Monday, October 19, 2009

CD Odyssey Disc 43: Townes Van Zandt

Once again a new album (for me) makes an appearance. I've got about 7 or 8 new albums right now, so every other album could be a new one. I've added another rule that I can't do 2 new albums in succession.

This review is the beginning of what I think will be a long, satisfying relationship with Townes Van Zandt's music.

Disc 43 is...High, Low and In Between/The Late Great Townes Van Zandt

Artist: Townes Van Zandt

Year of Release: 1972

How I Came To Know It: I had never heard of Townes Van Zandt until Steve Earle did a tribute album to him. I reviewed that album back on September 4th of this year. I loved the songs, and decided I needed to hear the originals.

How It Stacks Up: Van Zandt has about 8 albums or so - most of which are from the late sixties and early seventies. I've got 5 Van Zandt albums, because I have been going nuts buying them. So fast, I haven't even heard them all yet. I've heard 3 and they are all equally good so far.

Rating: 4 stars.

Townes Van Zandt's most famous song is "Pancho and Lefty" which was remade famously by Willie Nelson in the eighties. I also recently found an album of Emmylou Harris that does the same remake back in 1978 (but I'll review that when I roll it).

Van Zandt is a "only a few in a generation" type talent. Steve Earle is quoted as saying "Townes Van Zandt is the greatest songwriter ever, and I would stand on Bob Dylan's coffee table in my boots and say so" - or something like that.

I think Van Zandt is one of many great song writers, and I'd put him in the rarified air of Gordon Lightfoot, Leonard Cohen, Lucinda Williams, Bob Dylan and a few others. However, I wouldn't shout that from Bob Dylan's coffee table.

Don't get me wrong though - if the situation called for it, I'd stand on Bob Dylan's coffee table. I mean - maybe if he was already up there and invited me. Or maybe if he said something that really pissed me off. Or maybe if the floor was being flooded with some kind of horrible chemical spilling out of some nearby industrial plant and I had to choose between standing on Bob Dylan's coffee table and death.

Anyway - Van Zandt can write the blues, folk, and outlaw country and does all of them with equal excellence. I personally enjoy him the most when he does mournful introspective songs that put his personal demons on display, and help us see something universal in them.

Songs like "Greensboro Woman" sing of the tempations of the road, and "Sad Cinderella" is a beautiful song about a woman with fault of her own that is strongly reminiscent of Dylan's "Queen Jane Approximated" and which stands up strong to that classic.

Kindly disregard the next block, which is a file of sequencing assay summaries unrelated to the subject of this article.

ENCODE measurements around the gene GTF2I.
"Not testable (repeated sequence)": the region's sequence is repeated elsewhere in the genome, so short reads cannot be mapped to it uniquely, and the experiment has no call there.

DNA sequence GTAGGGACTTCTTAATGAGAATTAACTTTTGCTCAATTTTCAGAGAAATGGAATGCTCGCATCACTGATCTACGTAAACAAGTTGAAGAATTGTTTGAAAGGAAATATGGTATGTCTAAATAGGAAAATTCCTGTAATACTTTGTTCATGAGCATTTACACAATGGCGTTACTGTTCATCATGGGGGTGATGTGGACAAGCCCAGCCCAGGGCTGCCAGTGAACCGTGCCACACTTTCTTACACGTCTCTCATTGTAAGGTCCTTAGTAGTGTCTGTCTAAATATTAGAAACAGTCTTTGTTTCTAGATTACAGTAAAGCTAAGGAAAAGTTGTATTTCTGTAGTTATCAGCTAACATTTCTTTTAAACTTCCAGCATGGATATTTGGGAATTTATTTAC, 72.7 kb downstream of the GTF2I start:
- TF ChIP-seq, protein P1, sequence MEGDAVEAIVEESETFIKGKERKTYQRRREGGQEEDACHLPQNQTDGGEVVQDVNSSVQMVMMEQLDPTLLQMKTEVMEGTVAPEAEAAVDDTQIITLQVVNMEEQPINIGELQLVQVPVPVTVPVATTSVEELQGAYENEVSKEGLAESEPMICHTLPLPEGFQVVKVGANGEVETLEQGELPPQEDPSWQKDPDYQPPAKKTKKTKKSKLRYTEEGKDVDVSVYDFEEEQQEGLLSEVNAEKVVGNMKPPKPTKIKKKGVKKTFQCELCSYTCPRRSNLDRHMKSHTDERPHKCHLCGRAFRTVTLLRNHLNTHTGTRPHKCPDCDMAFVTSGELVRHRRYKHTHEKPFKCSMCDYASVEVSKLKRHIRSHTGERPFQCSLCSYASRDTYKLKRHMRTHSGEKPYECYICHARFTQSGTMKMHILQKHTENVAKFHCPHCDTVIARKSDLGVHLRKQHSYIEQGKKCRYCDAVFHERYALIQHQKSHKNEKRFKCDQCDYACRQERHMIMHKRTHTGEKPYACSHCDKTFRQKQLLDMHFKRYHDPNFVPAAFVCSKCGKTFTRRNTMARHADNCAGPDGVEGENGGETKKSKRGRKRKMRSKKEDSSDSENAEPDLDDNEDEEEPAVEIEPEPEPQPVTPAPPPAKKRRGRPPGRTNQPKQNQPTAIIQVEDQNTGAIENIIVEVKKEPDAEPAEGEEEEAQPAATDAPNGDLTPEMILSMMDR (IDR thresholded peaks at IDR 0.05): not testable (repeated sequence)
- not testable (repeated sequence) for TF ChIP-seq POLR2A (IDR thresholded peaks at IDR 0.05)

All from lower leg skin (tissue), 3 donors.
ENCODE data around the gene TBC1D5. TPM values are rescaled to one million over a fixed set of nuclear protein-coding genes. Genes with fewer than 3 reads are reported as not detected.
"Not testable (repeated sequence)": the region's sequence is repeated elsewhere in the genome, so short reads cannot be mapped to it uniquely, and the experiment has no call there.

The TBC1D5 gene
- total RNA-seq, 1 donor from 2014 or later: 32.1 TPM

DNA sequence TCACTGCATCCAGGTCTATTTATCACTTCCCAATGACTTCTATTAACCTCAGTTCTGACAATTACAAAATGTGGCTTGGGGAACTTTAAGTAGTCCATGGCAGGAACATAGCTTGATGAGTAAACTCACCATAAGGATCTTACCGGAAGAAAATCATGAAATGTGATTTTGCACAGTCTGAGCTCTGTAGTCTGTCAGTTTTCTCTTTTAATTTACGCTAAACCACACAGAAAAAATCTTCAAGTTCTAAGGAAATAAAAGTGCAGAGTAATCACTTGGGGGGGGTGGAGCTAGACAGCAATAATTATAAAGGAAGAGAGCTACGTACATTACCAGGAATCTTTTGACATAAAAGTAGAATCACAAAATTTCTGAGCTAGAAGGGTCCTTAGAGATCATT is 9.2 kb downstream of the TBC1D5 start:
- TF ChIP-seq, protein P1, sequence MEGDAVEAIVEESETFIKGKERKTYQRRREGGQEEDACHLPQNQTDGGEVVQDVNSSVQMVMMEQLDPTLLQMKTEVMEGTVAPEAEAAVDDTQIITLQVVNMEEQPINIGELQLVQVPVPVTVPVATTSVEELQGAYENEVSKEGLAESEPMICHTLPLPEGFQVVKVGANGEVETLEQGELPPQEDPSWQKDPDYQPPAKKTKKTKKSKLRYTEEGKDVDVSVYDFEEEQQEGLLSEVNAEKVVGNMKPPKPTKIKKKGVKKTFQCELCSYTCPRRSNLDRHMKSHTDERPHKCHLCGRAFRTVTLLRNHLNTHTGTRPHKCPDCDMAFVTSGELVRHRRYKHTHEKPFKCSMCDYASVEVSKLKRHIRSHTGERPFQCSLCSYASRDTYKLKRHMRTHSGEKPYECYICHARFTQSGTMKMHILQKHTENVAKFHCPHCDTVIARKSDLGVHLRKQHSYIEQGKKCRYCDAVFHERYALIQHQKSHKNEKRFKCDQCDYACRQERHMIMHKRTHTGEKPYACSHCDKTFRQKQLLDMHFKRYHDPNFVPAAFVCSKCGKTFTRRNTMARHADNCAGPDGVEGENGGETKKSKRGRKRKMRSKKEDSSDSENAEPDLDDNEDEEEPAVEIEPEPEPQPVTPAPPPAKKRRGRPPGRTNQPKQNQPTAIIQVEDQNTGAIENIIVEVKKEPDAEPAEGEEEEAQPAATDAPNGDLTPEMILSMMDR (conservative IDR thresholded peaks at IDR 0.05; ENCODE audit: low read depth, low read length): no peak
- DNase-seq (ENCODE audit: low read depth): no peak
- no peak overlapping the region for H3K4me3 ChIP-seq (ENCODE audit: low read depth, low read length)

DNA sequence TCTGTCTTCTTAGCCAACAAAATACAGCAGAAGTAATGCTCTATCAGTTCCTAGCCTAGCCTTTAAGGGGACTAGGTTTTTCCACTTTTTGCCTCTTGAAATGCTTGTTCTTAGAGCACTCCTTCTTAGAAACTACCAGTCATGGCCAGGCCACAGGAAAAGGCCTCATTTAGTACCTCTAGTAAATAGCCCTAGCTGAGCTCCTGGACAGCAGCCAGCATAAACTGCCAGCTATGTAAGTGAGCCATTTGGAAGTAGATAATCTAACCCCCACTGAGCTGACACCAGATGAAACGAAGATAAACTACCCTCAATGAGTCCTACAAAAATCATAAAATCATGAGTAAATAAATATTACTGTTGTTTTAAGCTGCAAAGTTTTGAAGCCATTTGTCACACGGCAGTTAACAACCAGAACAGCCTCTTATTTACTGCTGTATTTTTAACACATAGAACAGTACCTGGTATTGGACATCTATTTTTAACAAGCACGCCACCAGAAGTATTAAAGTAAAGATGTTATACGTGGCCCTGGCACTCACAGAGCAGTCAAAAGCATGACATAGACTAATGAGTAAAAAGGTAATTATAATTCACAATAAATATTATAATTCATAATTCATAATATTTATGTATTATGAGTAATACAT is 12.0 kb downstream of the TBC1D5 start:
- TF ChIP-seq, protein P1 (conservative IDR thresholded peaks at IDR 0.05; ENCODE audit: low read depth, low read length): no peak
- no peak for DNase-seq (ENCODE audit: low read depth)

Van Zandt also has fun tracks like "Mr. Mud and Mr. Gold" which tells the story of a poker game through the eyes of the cards. When you listen to the song you'll think it is a battlefield of Kings and rebel sons - but it's just a little seven card stud. I think. It moves pretty fast.

Unlike Dylan, Van Zandt is mostly lost to obscurity, yet once you have an ear for his name you'll hear many current artists pay homage to his legacy.

Ordinarily I would at this point complain that the album has 22 songs on it. However, this is really 2 albums of 11 songs each, so I'm making allowances. There are many five star songs on these 2 albums, but there are some that are not - and so the whole album can't get a perfect score. It comes close, though.

It is sad that Van Zandt's many bad habits took him from us so young, and reduced his ability to create. At the same time, his genius was salved by his addictions, and without them he may not have left us the same legacy. It is a hard truth that great art often comes with a great price. As Van Zandt himself sings in "High, Low and In Between":

What can you leave behind
When you're flyin' lightning fast
And all alone?
Only a trace, my friend,
Spirit of motion born
And direction grown.
A trace that will not fade
In frozen skies
Your journey will be
And if her shadow doesn't seem much company
Who said it would be?

Rest in peace, Townes Van Zandt. Thanks for all the great music I've heard of yours already, and for the songs awaiting me down the road.

Best tracks: You Are Not Needed Now, Greensboro Woman, To Live Is To Fly, High Low and In Between, No Lonesome Tune, Sad Cinderella, Snow Don't Fall, Poncho & Lefty, If I Needed You.

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